While every organisation has been affected by Covid 19, public services have been impacted more than most with their dual responsibility to continue to deliver essential services while safeguarding whole communities in doing so. The risks that pandemic has created has only added to the multiplicity of challenges these complex organisations already face. As public services emerge from what is likely to be an extended period of restrictions, we consider the legacy this pivotal period will leave for public services and how it will re-shape leadership.
In partnership with The Guardian, we have brought together a number of sector experts to consider the readiness of public service leadership to navigate a less certain but more demanding future. We consider how organisations will re-define their future strategies, not just in terms of pandemic management but how they will address the social inequality brought to global attention across 2020. In a series of events, debates and articles, we explore how leadership is responding to change and challenge the progress being made in achieving better leadership representation for communities.
In our first panel discussion, chaired by Coco Khan, commissioning editor at the Guardian, Tessa Harrison, Partner in GatenbySanderson’s Education Practice invited three formidable participants from Higher Education to consider why there is such a lack of diversity at the top of higher education and whether there is denial that racism exists? Our panel included:
- Professor Kalwant Bhopal, Director of the Centre for Research in Race and Education at the University of Birmingham, and author of White Privilege: The Myth of a Post-Racial Society;
- Dr Michael Spence, President and Provost at University College London;
- Professor Shirley Congdon, Vice-Chancellor at the University of Bradford;
- Professor Charles Egbu, Vice-Chancellor at Leeds Trinity University and one of the only black vice-chancellors in the UK.
Tessa opened the discussion with the question of why there are so few BAME staff in senior roles at universities – and what can be done about it? With over 250 senior leaders attending from across the sector, this proved to be an energetic and passionate debate. If you would like to watch the debate you can access it here.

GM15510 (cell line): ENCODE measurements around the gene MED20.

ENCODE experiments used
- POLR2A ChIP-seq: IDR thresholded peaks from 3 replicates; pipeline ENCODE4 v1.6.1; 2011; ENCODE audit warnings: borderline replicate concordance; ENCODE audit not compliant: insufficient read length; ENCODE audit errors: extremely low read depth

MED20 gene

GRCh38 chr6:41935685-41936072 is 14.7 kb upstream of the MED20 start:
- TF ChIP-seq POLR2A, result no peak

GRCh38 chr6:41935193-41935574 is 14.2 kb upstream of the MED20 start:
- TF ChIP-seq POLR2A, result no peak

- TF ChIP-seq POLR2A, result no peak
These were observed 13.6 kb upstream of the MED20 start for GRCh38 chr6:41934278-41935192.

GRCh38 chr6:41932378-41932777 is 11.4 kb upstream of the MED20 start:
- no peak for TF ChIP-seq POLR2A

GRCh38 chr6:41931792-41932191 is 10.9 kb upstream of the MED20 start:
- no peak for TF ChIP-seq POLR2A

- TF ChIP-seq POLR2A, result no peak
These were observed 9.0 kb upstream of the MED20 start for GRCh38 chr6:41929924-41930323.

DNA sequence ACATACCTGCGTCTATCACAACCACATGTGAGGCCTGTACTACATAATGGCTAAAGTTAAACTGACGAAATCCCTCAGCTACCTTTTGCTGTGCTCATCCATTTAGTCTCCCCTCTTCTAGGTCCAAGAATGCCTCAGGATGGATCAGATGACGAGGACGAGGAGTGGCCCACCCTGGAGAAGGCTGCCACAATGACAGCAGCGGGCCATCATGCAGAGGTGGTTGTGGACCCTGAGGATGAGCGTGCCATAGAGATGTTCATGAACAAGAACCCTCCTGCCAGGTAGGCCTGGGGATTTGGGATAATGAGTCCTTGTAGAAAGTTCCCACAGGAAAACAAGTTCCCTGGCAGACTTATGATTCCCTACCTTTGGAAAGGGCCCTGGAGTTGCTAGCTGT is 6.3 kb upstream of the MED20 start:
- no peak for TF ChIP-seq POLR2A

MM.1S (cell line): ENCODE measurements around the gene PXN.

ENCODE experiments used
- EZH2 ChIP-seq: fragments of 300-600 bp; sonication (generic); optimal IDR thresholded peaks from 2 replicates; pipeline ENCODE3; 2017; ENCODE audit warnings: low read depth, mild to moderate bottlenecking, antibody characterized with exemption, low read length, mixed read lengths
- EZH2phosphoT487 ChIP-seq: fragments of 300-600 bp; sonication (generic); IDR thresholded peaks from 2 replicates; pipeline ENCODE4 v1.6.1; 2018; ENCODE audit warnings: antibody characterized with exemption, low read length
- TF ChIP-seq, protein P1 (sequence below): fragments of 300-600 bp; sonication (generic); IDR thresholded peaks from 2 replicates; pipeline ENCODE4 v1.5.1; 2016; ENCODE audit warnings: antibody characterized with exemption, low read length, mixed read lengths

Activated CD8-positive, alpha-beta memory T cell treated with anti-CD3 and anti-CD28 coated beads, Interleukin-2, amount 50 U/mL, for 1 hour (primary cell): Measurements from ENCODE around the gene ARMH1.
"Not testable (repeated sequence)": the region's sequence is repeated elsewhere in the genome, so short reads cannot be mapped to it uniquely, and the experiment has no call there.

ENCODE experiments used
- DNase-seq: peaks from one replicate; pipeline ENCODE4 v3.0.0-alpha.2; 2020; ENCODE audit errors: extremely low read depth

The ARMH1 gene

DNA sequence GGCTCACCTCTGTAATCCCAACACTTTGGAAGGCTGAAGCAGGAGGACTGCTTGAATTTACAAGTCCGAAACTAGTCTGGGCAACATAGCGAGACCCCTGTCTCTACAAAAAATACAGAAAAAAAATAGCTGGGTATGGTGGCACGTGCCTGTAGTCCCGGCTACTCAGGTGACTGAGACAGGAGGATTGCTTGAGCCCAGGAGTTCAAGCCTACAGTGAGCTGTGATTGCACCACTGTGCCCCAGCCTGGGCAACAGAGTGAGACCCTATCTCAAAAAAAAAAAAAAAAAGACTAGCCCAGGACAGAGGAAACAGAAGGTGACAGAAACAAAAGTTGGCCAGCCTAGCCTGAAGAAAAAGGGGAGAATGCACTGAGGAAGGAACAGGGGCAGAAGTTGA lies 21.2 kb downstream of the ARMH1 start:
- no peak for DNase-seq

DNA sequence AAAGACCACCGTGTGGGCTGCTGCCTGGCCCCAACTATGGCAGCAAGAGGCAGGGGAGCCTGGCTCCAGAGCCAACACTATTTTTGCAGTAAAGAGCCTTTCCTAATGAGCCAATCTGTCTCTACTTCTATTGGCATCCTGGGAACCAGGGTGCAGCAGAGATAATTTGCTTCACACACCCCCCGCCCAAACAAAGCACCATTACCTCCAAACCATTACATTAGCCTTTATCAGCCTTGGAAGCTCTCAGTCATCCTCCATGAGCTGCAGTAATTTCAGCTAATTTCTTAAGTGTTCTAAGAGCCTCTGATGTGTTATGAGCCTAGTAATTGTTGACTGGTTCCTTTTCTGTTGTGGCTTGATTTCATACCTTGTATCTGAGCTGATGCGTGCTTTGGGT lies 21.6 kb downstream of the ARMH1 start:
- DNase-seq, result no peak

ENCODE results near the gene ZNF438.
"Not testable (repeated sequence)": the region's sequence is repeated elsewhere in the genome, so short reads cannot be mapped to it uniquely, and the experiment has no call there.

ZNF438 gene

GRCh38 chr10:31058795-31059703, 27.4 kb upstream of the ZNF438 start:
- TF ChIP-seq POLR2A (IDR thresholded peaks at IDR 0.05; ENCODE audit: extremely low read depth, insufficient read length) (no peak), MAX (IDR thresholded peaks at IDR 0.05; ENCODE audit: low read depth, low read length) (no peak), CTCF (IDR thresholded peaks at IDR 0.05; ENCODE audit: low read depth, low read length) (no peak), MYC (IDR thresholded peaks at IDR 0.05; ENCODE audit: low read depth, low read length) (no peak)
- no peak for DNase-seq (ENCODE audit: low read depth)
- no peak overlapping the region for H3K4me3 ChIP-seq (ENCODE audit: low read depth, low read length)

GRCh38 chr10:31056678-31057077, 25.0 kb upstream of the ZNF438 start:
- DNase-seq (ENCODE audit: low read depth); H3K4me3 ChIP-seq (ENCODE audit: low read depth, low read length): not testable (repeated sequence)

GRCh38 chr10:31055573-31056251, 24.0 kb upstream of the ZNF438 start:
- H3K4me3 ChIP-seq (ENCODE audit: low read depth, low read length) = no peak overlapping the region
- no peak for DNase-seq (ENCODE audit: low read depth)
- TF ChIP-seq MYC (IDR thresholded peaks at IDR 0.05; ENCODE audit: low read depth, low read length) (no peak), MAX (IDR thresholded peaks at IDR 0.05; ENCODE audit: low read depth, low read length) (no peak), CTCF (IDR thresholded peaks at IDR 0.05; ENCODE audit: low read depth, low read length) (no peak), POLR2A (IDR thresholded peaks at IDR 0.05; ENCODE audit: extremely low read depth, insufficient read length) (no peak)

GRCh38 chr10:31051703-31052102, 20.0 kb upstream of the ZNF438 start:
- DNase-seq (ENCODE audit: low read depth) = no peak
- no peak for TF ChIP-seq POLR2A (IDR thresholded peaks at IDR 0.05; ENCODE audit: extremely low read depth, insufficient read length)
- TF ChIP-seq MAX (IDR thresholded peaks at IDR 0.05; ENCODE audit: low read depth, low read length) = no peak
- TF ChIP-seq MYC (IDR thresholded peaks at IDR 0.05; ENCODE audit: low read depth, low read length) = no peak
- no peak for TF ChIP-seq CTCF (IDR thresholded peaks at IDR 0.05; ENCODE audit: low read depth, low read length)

In the second of our features, we look at the behaviours of strong leadership and re-think what this looks like in 2021 and beyond. Jody Goldsworthy, Executive Director for GatenbySanderson’s Leadership and Talent Consulting practice considers how a more agile culture will require greater emphasis upon trust, fairness and consistency from leadership and where engagement will need to be front and centre. Along with Sunita Malhotra, a professor at the Louvain School of Management in Belgium, she explores the shift form authoritative leadership to a more empathetic style and what that means for senior management.
In the third of our features, Sarah Luxford, Partner for GatenbySanderson’s Digital, Data and Technology (DDaT) Practice and co-founder of co-found Women in Tech throws out the challenge to the tech sector that despite initiatives to increase the number of women in senior roles, why does progress remain so slow? And what will it take to see real and rapid change?
Our fourth feature, looks at how the Housing sector is re-shaping its board make up to introduce younger representation and better reflect its customers and communities. Simon Wing, Head of GatenbySanderson’s Housing Practice and Seetle Patel, board member with PA Housing discuss why engaging a younger audience is so important to the sector and its future ambitions.
Our final feature, looks at how too often, sectors such as the civil service and higher education are conservative when making new hires. Michael Dobson, Head of GatenbySanderson’s Central Government Practice, explored why different life and career experiences can result in a more dynamic senior leadership team, and Jenny Liebenberg, Director of People, Culture and Skills at the Money and Pensions Service, talks about her career path and demonstrates the benefits for employers of casting the net a bit wider.
You can access the Future Ready Leadership Hub on The Guardian at https://www.theguardian.com/future-ready-leadership.